SEAT Leon review - Interior, design & technology
Sharper looks, a stylish interior and a greater emphasis on digital technology
The previous SEAT Leon was on sale for so long, it had become all too familiar. Which means this new version might take a while to get used to. There’s no three-door version, but it’s good that SEAT has resisted the temptation to disguise the rear doors on the new car. It looks great in profile, thanks to some sharp creases and a sloping roofline.
There’s also a neat full width light bar running across the back of the car, while 16-inch alloy wheels are standard on the entry-level SE model. The FR and FR Sport models are the best looking thanks to larger alloy wheels, LED headlights and sportier bumpers. But it’s a shame about the fake exhausts.
Although the interior of the SEAT Leon lacks the wow factor of the new Golf, it feels more modern and upmarket than its predecessor. It’s a more minimalist approach, with greater emphasis on digital technology.
Quality is excellent, while a neat dashboard design lifts what could otherwise have been a rather sombre cabin. There are some cheap-feeling plastics on the doors and centre console, but the key areas feel good. A flat-bottomed leather steering wheel is standard across the range and is heated on some models.
Leather upholstery is available only on the Xcellence Lux model, although FR Sport and Xcellence get a suede upholstery which actually feels more premium. It’s also suitable for buyers looking for a vegan-friendly interior.
Sat-nav, stereo and infotainment
Entry-level SE trim gets an 8.25-inch touchscreen infotainment system with two USB-C ports, seven speakers, DAB digital radio, Bluetooth and steering wheel-mounted controls.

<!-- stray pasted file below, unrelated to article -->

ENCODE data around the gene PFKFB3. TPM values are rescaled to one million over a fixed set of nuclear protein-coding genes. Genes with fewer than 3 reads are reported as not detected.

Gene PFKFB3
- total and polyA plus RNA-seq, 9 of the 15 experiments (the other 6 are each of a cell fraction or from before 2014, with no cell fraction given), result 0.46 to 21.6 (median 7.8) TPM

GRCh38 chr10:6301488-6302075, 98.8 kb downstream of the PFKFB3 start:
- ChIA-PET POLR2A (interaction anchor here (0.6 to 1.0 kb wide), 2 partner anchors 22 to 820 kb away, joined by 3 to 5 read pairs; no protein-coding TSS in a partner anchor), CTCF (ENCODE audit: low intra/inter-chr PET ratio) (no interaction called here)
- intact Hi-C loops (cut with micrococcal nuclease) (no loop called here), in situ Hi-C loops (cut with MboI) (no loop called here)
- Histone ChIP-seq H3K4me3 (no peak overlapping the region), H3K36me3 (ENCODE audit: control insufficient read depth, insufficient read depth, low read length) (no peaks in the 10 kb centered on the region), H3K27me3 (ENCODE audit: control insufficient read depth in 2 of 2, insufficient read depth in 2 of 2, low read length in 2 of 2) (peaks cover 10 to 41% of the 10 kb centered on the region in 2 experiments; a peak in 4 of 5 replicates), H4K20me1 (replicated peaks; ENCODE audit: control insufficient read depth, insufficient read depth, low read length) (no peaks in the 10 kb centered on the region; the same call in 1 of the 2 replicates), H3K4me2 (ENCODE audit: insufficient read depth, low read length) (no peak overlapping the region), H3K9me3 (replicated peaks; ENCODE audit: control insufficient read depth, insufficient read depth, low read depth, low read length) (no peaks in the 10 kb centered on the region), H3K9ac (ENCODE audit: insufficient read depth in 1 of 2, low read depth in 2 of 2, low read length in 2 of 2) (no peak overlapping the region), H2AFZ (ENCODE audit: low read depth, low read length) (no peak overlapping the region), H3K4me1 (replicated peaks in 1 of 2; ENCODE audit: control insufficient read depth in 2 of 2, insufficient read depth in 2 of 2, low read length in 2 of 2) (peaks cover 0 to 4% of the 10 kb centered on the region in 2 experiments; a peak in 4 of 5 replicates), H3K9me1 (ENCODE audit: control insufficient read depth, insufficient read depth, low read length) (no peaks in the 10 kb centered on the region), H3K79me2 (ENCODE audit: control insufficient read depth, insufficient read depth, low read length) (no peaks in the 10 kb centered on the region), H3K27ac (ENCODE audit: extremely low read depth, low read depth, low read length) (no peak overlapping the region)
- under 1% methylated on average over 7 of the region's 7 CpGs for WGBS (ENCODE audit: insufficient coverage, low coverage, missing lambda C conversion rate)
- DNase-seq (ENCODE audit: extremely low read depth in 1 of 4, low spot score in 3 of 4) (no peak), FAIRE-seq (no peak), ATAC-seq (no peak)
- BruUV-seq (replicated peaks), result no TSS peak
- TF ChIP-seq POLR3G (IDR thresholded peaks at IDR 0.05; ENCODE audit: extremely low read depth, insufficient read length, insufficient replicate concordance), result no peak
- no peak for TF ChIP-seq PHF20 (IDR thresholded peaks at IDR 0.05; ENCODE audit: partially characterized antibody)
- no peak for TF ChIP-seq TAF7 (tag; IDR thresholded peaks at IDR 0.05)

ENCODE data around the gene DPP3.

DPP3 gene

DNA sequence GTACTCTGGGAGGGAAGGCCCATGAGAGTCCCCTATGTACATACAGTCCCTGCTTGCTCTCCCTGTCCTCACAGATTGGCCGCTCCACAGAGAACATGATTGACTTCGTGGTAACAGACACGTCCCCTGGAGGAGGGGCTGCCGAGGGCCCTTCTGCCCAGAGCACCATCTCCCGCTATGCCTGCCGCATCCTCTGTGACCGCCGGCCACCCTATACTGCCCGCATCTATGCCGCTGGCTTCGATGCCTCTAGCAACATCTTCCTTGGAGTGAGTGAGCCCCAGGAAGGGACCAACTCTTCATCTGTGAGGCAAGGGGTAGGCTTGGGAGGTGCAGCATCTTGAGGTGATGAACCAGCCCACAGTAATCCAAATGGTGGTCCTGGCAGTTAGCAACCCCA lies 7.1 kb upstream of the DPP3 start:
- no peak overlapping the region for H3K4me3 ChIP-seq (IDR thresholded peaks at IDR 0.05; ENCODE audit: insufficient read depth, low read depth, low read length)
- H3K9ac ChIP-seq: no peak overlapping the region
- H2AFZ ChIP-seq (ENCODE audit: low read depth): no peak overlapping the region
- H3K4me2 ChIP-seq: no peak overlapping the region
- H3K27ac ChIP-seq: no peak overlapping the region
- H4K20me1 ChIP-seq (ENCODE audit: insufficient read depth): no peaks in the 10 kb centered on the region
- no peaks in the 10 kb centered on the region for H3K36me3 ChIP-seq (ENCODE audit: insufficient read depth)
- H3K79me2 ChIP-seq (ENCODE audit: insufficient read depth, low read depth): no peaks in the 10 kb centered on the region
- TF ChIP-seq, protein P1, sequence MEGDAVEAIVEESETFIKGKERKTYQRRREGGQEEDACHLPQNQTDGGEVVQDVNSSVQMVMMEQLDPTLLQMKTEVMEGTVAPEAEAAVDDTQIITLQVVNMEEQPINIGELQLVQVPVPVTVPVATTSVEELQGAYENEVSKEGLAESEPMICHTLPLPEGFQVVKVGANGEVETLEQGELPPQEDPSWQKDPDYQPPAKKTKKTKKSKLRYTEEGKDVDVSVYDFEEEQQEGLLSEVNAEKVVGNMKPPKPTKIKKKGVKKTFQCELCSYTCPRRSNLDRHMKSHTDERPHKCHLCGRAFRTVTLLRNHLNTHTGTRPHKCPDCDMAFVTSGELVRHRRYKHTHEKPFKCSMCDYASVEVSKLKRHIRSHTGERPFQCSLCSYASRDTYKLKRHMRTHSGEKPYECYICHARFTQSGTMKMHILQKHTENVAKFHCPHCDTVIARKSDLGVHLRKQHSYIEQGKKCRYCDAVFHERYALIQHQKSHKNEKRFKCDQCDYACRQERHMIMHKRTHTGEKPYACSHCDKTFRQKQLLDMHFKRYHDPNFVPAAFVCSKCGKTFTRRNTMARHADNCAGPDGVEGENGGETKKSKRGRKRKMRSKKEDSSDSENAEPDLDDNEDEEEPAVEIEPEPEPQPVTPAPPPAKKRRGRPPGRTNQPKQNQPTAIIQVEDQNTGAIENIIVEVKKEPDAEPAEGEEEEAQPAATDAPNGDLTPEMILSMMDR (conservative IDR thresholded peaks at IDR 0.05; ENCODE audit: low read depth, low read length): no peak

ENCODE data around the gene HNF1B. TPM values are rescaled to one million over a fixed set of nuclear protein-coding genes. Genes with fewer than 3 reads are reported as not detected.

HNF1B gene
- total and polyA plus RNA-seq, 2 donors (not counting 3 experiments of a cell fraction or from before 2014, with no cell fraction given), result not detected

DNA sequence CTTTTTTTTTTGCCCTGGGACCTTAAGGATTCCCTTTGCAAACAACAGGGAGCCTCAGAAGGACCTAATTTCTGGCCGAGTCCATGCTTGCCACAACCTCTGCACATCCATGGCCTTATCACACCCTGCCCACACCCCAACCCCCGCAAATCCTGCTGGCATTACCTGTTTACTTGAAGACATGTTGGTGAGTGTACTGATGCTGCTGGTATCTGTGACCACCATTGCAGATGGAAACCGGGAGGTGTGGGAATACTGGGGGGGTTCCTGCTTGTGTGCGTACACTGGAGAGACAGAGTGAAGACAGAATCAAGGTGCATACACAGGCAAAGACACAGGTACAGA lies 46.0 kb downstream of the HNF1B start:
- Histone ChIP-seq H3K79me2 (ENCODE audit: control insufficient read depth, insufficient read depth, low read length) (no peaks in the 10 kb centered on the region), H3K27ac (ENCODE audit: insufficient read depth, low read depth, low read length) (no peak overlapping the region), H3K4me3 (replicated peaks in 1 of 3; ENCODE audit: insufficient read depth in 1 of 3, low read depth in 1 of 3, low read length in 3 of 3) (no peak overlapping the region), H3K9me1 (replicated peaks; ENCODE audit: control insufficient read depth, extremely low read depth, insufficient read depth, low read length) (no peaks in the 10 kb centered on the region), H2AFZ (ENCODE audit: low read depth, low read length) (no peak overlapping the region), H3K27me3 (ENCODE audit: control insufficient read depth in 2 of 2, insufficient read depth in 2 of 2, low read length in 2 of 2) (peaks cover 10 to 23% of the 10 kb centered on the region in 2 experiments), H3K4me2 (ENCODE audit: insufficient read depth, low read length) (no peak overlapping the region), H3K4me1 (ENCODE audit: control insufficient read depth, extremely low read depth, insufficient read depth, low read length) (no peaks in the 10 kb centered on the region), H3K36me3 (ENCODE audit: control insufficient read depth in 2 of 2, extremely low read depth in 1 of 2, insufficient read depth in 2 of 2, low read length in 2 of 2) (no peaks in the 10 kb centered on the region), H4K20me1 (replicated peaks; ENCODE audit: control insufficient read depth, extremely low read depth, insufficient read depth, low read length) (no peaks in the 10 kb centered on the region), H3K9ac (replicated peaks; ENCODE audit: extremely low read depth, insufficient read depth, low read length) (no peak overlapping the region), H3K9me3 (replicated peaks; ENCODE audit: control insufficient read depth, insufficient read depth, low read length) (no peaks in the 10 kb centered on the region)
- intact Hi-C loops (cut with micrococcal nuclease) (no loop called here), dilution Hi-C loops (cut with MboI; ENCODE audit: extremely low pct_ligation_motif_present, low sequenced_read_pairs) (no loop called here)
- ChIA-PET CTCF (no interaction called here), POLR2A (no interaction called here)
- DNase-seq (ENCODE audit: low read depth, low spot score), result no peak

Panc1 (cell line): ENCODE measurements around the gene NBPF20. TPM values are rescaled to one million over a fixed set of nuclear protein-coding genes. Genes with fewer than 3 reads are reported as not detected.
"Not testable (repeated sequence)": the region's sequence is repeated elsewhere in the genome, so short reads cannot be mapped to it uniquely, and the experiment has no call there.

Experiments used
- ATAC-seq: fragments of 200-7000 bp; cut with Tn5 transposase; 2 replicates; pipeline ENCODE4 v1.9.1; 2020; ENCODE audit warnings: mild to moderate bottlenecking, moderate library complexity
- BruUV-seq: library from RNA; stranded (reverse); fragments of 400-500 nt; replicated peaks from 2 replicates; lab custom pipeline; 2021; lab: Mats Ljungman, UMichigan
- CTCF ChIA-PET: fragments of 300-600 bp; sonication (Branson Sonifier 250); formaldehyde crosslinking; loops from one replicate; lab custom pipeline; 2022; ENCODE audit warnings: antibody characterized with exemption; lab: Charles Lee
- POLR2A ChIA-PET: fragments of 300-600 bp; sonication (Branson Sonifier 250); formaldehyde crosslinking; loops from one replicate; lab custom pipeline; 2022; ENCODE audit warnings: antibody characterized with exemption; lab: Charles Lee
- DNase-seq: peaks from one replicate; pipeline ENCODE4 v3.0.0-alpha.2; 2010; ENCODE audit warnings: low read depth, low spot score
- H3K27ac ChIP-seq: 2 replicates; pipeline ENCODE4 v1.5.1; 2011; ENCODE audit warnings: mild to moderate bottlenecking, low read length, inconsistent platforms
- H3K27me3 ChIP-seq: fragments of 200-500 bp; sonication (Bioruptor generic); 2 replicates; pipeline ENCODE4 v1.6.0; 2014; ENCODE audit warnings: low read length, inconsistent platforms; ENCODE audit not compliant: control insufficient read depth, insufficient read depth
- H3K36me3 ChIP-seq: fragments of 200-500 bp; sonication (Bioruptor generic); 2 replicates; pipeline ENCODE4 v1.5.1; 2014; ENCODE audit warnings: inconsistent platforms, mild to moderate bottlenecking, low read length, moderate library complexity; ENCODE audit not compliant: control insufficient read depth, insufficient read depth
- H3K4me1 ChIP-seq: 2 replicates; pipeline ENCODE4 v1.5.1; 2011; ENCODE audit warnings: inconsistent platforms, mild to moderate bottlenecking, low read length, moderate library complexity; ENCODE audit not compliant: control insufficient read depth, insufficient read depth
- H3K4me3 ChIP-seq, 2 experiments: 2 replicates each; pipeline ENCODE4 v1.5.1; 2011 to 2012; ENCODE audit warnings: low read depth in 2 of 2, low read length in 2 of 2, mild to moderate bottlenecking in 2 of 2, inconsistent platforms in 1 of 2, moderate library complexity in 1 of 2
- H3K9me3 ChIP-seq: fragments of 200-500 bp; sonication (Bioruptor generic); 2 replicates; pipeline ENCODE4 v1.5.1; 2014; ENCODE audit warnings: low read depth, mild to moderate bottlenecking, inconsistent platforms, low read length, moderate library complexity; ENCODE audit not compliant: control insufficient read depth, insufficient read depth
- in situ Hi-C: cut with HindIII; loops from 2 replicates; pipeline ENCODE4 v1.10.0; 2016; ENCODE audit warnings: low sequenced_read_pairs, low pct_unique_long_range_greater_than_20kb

All other trims get an impressive 10-inch touchscreen display with sat-nav and voice control. There are two USB-C ports on the SE Dynamic model and four on the others.
Apple CarPlay and Android Auto are standard across the range, with a wireless phone charger fitted to all except the SE and SE Dynamic models. A customisable SEAT Digital Cockpit with a 10.25-inch screen is fitted to all except the SE model.
Overall, it’s an impressive package, but moving the heating controls to a touch bar below the infotainment screen is a backward step; it’s fiddly to use, especially at night.
In this review
- 1VerdictThe SEAT Leon offers the tech and driving experience of the VW Golf, but for a lower price
- 2Engines, performance and driveThe Leon delivers excellent ride comfort and sharp steering, with excellent pace from the plug-in hybrid model
- 3MPG, CO2 and running costsRunning costs are low thanks to efficient engines and a new plug-in hybrid model
- 4Interior, design and technology - currently readingSharper looks, a stylish interior and a greater emphasis on digital technology
- 5Practicality, comfort and boot spaceWith more room for rear-seat passengers, the Leon is a practical family hatchback, although the luggage capacity could be larger
- 6Reliability and safetyAlthough the Leon has achieved a five-star Euro NCAP rating, not all of the safety equipment comes as standard